3. Last but certainly not least, technology in the science classroom should be utilized to make the science work even more fun, exciting and engaging! I understand that my future students will each have their own favorite school subject, and for many it may not be earth science. While I enter the school year with this understanding, I want to make my class as exciting, authentic, and relatable as possible! Through my experiences as an academic tutor, substitute teacher, and recent remote camp team member, I have found that the preteens and teens of today love technology (maybe even more than me!) and soak up any opportunity they get to engage with a new gadget, app, or social media platform like Tik Tok. If I can incorporate unique technology tools like Google Jamboard or Flipgrid into my teaching tool kit while simultaneously making it meaningful and engaging for my students – I don’t see why not!

Pros and Cons of Technology in Science Classrooms

Pros:

Source: https://facultyinnovate.utexas.edu/flipped-classroom
  • Technology and science share a reciprocal relationship where by nature, they both embody a desire to further new discovery. For example, students may ask questions that “fuel the desire for new technologies” (Flick and Bell, 2000, p. 11).
  • As mentioned earlier, technology use in the classroom helps enhance student learning, as well as collaboration between students. The advancement of certain technology tools with cloud-based features (i.e. Google Drive) has allowed students to work together on projects in live time.
  • Technology helps us move away from the traditional model of education where the teacher lectures and students passively retain all the information. Through new advancements, it has paved way for things like Flipped Classroom models and more student and inquiry-driven, collaborative strategies to support student learning.

Cons:

  • There is still a digital divide issue related to accessibility variability of students technology access in school versus at home. This inequality in technology access has been of controversy for a long time and is something that needs to be considered when certain at-home assignments require students to use technology.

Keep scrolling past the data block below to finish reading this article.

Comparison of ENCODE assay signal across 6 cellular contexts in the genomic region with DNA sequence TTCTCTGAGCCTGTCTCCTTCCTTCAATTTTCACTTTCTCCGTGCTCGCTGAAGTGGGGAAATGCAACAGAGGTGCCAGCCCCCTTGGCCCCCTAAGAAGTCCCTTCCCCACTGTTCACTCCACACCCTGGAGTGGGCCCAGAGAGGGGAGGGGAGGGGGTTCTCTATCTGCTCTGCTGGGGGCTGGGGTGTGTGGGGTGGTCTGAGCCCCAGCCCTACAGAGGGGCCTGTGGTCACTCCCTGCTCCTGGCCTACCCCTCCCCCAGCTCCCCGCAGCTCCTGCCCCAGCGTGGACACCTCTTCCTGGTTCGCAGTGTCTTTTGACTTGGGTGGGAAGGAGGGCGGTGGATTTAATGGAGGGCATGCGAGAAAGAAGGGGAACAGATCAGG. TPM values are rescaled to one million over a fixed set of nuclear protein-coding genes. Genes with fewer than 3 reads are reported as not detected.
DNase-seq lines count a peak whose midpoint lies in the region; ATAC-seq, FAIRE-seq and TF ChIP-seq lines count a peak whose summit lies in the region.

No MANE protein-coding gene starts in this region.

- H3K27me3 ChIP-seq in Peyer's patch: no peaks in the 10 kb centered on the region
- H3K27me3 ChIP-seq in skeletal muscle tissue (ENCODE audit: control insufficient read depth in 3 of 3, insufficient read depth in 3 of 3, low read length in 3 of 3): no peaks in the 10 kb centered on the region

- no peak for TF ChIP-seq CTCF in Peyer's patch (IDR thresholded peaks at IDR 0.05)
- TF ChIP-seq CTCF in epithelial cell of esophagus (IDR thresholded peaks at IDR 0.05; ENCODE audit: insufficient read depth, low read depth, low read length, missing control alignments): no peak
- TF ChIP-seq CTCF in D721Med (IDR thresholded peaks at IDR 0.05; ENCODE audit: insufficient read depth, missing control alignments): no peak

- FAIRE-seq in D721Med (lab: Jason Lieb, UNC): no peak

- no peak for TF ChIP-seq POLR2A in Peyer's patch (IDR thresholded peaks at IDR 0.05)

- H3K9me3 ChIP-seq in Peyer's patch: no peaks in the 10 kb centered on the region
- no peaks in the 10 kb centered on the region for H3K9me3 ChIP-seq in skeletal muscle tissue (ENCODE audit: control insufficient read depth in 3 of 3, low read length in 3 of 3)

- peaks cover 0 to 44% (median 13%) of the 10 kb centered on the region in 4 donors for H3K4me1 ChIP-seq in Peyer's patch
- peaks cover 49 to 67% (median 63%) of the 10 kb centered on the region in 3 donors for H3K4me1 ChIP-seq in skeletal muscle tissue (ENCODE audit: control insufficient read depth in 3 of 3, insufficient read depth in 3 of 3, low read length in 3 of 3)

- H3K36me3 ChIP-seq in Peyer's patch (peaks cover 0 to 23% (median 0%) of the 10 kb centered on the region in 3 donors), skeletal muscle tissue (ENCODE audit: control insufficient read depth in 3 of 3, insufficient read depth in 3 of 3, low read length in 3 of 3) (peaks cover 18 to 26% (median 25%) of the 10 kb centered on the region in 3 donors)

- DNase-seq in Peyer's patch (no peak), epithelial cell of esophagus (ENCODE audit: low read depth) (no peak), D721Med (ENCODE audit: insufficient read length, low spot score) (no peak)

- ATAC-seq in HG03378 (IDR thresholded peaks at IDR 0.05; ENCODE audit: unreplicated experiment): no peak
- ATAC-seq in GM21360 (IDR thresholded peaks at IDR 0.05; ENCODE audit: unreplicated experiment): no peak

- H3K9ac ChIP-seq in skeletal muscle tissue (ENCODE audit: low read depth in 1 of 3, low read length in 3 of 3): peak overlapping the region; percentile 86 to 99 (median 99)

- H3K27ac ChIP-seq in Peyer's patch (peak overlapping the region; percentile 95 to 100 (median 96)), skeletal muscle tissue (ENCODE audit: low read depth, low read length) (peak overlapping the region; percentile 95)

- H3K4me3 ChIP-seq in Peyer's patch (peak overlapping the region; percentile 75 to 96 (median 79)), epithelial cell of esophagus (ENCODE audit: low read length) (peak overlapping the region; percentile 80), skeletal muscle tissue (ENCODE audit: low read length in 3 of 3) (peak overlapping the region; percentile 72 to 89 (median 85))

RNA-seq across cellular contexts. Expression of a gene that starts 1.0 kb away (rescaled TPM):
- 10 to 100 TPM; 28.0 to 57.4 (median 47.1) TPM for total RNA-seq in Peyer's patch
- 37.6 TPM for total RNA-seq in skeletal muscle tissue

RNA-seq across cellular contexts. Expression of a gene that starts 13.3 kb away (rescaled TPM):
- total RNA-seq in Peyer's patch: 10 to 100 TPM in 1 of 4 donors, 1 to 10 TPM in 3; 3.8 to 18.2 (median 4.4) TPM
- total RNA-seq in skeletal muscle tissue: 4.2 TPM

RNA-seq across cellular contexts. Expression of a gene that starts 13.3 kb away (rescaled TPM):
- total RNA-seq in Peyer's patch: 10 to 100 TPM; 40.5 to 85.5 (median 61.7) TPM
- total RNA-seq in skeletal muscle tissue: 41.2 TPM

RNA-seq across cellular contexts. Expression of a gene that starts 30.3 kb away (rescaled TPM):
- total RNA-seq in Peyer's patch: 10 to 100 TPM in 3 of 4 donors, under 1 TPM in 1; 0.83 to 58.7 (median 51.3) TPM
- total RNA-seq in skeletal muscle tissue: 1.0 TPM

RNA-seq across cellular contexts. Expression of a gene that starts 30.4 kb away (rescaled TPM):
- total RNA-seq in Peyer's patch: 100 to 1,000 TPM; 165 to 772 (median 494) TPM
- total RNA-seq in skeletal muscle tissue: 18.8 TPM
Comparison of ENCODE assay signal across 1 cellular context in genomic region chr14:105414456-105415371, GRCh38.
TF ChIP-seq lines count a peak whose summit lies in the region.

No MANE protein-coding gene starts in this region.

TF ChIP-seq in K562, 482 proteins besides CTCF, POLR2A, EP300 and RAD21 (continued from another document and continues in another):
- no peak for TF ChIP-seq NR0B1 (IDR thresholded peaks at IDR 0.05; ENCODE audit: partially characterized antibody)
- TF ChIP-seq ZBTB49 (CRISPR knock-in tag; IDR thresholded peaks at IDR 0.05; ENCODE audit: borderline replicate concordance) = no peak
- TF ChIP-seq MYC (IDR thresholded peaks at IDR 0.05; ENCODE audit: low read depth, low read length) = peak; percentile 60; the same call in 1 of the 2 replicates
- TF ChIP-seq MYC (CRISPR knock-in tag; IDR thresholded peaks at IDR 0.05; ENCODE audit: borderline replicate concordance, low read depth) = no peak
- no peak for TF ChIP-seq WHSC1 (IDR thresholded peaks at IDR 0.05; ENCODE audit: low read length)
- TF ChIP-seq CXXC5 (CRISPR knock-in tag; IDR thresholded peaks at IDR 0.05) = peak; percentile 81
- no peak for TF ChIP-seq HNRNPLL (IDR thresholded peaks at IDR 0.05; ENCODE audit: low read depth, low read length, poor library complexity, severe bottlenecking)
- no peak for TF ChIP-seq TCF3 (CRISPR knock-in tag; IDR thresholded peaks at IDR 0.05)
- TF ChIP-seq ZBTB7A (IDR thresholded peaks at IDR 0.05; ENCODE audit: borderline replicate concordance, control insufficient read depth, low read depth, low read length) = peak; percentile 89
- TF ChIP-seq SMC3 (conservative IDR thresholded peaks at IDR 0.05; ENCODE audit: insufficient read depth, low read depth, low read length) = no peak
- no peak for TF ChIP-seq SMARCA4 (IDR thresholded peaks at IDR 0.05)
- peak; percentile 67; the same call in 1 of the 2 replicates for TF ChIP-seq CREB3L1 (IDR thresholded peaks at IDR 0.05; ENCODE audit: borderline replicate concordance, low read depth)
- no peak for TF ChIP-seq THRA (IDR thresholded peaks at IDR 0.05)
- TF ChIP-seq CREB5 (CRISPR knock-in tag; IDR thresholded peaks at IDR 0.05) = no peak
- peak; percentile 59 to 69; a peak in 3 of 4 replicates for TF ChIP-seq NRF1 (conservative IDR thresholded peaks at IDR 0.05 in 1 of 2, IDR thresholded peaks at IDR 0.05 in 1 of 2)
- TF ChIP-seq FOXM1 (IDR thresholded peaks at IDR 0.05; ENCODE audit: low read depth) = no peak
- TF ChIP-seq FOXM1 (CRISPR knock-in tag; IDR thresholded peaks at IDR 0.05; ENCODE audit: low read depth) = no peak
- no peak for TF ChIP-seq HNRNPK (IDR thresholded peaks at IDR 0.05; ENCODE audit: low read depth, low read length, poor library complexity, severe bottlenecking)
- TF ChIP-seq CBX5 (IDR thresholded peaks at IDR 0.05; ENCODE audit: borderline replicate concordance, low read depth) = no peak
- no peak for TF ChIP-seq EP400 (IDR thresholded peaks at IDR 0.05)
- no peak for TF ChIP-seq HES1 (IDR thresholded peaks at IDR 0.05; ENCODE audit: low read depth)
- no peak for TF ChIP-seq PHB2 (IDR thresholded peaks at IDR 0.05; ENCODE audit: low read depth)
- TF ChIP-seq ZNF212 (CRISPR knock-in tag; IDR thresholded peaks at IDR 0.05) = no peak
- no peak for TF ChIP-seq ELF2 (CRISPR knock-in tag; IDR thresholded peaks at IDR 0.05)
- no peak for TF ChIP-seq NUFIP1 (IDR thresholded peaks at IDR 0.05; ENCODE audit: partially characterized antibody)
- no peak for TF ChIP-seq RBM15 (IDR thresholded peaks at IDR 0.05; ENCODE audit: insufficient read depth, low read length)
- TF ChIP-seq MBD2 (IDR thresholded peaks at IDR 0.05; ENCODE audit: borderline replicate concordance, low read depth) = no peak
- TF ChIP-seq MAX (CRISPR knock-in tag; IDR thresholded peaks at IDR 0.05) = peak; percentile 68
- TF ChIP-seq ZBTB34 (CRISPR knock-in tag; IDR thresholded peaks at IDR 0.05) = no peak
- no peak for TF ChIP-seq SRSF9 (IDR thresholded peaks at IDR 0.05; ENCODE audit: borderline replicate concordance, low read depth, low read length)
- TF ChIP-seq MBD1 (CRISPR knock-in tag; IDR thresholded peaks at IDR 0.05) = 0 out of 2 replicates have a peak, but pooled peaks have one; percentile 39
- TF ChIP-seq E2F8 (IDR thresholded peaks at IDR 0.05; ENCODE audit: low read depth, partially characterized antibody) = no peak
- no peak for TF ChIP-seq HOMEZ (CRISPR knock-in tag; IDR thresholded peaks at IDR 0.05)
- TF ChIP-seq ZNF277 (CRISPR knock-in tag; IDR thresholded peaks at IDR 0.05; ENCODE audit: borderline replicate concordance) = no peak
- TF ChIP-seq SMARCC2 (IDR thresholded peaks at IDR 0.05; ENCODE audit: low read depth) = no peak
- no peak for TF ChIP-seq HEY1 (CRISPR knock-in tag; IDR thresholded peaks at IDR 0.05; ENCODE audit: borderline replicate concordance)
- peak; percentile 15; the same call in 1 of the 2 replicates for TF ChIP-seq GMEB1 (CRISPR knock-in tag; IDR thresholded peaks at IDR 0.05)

• The potential for distraction is always there. It’s just something to be mindful of, that’s all.
  • Digital literacy. As highlighted by Havlik (2014), “The ability to sift through excess news stories, differentiate fact from opinion, and organize and synthesize data to communicate scientific ideas are not skills learned by being an everyday user of social media.” Students traditionally scan through social media sites like Twitter and Facebook passively, neglecting fact from opinion. As science teachers, we must guide students’ thinking processes as they differentiate “good” data from “bad” data. For example, we need to teach our youth to be scientifically literate through deciphering well supported scientific evidence from poorly supported ones.

I almost forgot to explain the title of this post! “Learning To Let Go” stems from my incessant nature to want to plan everything ahead of time and expect everything to go as planned. My experience co-leading the virtual science camp has taught me that I need to modify this mindset by learning to be more flexible, as the state of our world (and school openings) have forced us to do so. While I know I have a far way to go, I am proud of the leaps and jumps I’ve already made.

Resources:

Flick, L. & Bell, R. (2000). Preparing tomorrow’s science teachers to use technology: Guidelines for science educators. Contemporary issues in technology and teacher education, 1(1), 39-60.

Flipped Classroom. (2019, October 24). Retrieved July 24, 2020, from https://facultyinnovate.utexas.edu/flipped-classroom

Havlik, B. (2014). How Social Media Can Support Science and Digital Literacy http://www.pbs.org/wgbh/nova/blogs/education/2014/08/how-social-media-can-support-science-and-digital-literacy/ Retrieved on July 12, 2017.